Within the e mail that The Occasions reviewed, metadata reveals that the unique e mail got here from [email protected], an Estonian mail server hosted on ElkData.ee, one of many nation’s area internet hosting companies.
It stays unclear what number of voters in Florida, Alaska or different states acquired comparable or similar emails.
Every e mail begins by immediately addressing the voter along with his or her full title. It continues:
“We’re in possession of all of your data You might be at the moment registered as a Democrat and we all know this as a result of we now have gained entry into your complete voting infrastructure. You’ll vote for Trump on Election Day or we’ll come after you. Change your occasion affiliation to Republican to tell us you acquired our message and can comply. We are going to know which candidate you voted for. I’d take this significantly if I have been you.”
The e-mail then concludes with an tackle, probably the tackle connected to a voter’s registration.
Kevin R.B. Butler, a professor of pc science on the College of Florida, stated that whereas the emails appeared threatening, they weren’t extremely technical.
“The emails are clearly alarming by the content material of them and the seemingly focused nature of them, so I can perceive why individuals can be very alarmed to get an e mail like this,” he stated. “However the emails themselves usually are not a very subtle kind of operation.”
“Below Florida legislation, we’re pretty liberal about what’s obtainable to the general public relating to voter registration lists,” Dr. Butler added. “Your title, your tackle and your occasion affiliation — all of that’s recorded. So getting this data isn’t significantly difficult.”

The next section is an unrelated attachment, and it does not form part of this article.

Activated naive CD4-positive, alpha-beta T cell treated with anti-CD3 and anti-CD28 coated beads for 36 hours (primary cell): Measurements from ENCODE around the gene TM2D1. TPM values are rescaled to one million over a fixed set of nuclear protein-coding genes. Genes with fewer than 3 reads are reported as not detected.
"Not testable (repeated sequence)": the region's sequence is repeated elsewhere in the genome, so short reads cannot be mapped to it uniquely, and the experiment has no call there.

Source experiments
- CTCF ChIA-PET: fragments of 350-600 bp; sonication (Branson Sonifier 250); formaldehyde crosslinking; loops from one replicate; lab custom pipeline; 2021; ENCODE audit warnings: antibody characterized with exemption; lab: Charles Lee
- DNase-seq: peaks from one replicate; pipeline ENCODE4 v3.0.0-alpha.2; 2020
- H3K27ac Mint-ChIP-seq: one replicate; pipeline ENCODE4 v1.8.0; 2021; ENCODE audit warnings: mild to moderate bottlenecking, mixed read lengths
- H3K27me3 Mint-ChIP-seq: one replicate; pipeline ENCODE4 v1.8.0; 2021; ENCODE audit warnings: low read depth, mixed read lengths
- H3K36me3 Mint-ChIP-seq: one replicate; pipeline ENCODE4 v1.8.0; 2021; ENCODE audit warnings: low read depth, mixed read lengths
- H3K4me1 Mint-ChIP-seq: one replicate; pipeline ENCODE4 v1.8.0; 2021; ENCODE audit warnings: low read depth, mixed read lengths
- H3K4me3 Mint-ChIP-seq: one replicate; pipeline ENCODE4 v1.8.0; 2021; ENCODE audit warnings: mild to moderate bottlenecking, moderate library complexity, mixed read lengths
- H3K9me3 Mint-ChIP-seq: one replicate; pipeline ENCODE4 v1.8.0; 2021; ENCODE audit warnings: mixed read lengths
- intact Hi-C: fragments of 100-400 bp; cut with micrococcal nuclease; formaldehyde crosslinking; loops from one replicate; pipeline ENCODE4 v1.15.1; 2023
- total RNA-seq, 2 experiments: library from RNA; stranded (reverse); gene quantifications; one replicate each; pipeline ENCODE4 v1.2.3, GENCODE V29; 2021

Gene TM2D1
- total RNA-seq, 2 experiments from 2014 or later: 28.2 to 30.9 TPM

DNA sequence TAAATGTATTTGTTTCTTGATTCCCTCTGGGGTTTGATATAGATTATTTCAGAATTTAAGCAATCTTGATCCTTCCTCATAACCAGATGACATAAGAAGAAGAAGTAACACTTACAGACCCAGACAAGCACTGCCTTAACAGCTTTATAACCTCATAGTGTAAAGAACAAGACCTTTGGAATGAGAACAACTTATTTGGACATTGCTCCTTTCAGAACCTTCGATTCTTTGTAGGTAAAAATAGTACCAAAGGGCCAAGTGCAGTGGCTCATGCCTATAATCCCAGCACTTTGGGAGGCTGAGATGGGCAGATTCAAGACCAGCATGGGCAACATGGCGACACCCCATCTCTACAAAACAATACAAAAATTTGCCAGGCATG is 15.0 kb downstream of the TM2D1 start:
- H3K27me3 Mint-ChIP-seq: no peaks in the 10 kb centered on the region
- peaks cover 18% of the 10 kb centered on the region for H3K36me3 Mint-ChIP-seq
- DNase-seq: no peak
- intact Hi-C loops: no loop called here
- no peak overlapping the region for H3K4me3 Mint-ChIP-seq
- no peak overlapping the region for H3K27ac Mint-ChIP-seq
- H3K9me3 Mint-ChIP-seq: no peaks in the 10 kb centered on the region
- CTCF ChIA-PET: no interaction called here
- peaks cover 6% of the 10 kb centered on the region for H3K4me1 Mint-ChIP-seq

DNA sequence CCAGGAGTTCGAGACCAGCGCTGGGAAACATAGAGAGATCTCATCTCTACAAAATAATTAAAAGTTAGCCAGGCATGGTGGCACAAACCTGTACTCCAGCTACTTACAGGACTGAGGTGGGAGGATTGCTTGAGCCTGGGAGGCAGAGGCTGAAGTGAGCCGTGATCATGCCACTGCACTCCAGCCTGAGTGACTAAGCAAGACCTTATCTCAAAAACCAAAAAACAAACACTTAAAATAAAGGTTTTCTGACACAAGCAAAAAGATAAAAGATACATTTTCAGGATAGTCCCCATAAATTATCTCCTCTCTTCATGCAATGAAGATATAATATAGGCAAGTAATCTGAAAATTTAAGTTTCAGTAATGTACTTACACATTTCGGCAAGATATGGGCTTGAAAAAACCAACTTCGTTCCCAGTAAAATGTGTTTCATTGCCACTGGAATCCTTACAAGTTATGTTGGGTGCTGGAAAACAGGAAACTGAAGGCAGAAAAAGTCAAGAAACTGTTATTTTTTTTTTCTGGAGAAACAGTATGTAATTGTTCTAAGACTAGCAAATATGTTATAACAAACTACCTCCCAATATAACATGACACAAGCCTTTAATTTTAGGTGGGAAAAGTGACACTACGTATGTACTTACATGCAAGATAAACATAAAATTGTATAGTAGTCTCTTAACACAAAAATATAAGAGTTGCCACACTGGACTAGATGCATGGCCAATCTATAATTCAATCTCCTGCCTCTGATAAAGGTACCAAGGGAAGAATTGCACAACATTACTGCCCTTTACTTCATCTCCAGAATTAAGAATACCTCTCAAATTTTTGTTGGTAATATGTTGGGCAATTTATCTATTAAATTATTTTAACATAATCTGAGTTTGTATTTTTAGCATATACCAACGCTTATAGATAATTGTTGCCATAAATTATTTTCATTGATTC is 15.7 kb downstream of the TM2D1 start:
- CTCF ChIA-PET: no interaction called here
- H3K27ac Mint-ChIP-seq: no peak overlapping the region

In most states, voter registration information is public data, obtainable free or by means of a processing payment. However that data has sometimes been weaponized by dangerous actors attempting to assert that they’ve obtained voting data through hacking.
The emails despatched to voters on Tuesday additionally underscored simply how public some data is concerning voter registration, together with e mail addresses. In Alachua County, which is residence to Gainesville, the e-mail addresses for tens of hundreds of voters have been publicly obtainable.
However John Hultquist, the director of menace intelligence at FireEye, a Silicon Valley cybersecurity agency, stated that the widespread emails spanning a number of states, and the try to leverage the identification of the Proud Boys, have been a specific trigger for concern.
“The size of the marketing campaign raises a whole lot of purple flags and we’re taking a look at it intently,” Mr. Hultquist stated. “International actors recurrently impersonate political figures or organizations and this might have come from anybody. Whoever’s answerable for the emails could possibly be in search of to intimidate voters by leveraging the Proud Boys model, or these incidents could possibly be meant to stitch extra confusion and discord into the voting course of.”